I wanted to share some insights I have gleaned from this book with you as a way to perhaps encourage some dialog with people more learned than myself and experienced in parish life.   Or, perhaps this will serve you in some other way on a personal level or be something you feel will serve someone else.   Either way, I pray you are blessed.
What I find so wonderful about this book is that it is written in 1938, and as such, prophetic in its diagnosis and treatment of Methodism’s decline.   After examining some of the reasons commonly given for decline in both attendance and ardor by those within and without the church (i.e. the War, loss of biblical authority, competing attractions on a Sunday morning, radio (ha!), a transient society, and a spirit of secularism), he goes on to write this, which I quote:

Endless discussions as to the true diagnosis must give way to some radical cure.  We know enough to make a beginning.  At least, we know enough to know where to begin.  We must begin with ourselves.  General criticism of “Methodism” must give way to clear, incisive and detailed criticism of a Methodist.   Rigorous self-examination is demanded.  When a man thinks he has “explained” the parlous condition of the Church by reference to the radio, Sunday movies, new building areas, or whatever other cause is our long category takes his fancy, he thinks also that the responsibility for the situation is not his, and that there is nothing to be done about it.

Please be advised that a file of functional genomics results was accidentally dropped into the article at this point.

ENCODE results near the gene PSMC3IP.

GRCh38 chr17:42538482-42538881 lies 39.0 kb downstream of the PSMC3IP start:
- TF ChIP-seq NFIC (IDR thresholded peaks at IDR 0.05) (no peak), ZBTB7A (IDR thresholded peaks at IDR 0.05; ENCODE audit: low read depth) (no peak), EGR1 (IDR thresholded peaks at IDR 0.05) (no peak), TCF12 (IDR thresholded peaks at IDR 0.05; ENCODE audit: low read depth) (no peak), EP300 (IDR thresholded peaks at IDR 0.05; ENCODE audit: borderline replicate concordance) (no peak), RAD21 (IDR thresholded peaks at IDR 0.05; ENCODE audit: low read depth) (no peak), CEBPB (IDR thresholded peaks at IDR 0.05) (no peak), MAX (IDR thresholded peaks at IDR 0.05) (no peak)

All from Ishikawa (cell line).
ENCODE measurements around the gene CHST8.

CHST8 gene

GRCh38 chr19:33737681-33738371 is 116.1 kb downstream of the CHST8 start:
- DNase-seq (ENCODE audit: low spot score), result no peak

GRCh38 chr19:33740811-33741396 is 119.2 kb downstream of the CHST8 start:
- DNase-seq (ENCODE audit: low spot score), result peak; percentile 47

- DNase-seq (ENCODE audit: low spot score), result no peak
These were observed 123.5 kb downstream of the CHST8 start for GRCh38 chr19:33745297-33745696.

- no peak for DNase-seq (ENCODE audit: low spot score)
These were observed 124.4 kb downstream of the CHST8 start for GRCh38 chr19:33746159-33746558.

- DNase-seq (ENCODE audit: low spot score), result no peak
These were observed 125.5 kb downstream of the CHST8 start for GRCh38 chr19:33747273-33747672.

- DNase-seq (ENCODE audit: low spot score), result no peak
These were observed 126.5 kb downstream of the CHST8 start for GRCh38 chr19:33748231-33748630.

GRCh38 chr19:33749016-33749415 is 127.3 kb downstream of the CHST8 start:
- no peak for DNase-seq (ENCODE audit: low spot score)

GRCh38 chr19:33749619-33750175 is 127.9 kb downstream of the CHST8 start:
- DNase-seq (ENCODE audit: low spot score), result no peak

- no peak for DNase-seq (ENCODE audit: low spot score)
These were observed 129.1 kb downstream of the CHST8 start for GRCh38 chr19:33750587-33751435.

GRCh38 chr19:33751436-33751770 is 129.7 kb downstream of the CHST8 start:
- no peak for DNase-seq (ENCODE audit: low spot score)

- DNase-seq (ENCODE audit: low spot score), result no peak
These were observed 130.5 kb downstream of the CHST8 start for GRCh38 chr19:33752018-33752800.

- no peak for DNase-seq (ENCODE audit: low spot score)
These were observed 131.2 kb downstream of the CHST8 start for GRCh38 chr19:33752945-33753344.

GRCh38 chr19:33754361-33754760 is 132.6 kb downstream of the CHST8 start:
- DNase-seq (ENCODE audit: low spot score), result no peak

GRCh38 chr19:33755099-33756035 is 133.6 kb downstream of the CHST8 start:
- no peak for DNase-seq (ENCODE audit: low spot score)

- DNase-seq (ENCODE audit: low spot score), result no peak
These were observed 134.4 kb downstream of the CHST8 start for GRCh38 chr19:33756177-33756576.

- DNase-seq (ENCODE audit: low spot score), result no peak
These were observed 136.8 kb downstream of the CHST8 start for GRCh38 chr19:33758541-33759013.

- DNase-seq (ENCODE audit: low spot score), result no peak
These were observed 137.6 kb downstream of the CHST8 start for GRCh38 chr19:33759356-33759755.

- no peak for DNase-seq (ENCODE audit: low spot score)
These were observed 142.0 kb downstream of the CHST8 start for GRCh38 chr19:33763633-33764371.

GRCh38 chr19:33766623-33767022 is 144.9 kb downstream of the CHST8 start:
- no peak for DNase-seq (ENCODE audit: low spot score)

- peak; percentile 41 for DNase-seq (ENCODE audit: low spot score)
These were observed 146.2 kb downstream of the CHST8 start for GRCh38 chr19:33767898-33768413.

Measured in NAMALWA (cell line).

I couldn’t agree more.  A pair of books I read at Pure Life, Calvary Road and We Would See Jesus (by Roy Hession) argue that revival must begin within our own hearts.   We cannot lead anyone where we have not first been.   The Cleveland District superintendent, Joe Green, reminded me of the conviction of the late Scottish preacher, Robert Murray McCheyne, who wrote,

The greatest need of my congregation is my own personal holiness.

Sangster goes on….

On that dark betrayal night, when our Lord said to His disciples, “One of you shall betray me,” John did not say, “Is it Peter?”   Peter did not say, “Is it John?”   They all said, “Lord, is it I?”

To that point, I believe, the grace of God is constraining Methodists at this time of celebration [he is writing near the bicentennial of Wesley’s Aldersgate experience].   The pew has been blaming the pulpit: the pulpit has been blaming the pew.  The pew says that the preaching is lifeless and irrelevant: the pulpit says the people are absent or prayerless.  Back and forward the blame has gone, and nothing will be done till the utter folly of this mutual recrimination is seen as folly, and pulpit and pew alike humble themselves before the Cross, confessing their own sins, and saying, “Lord, is it I?”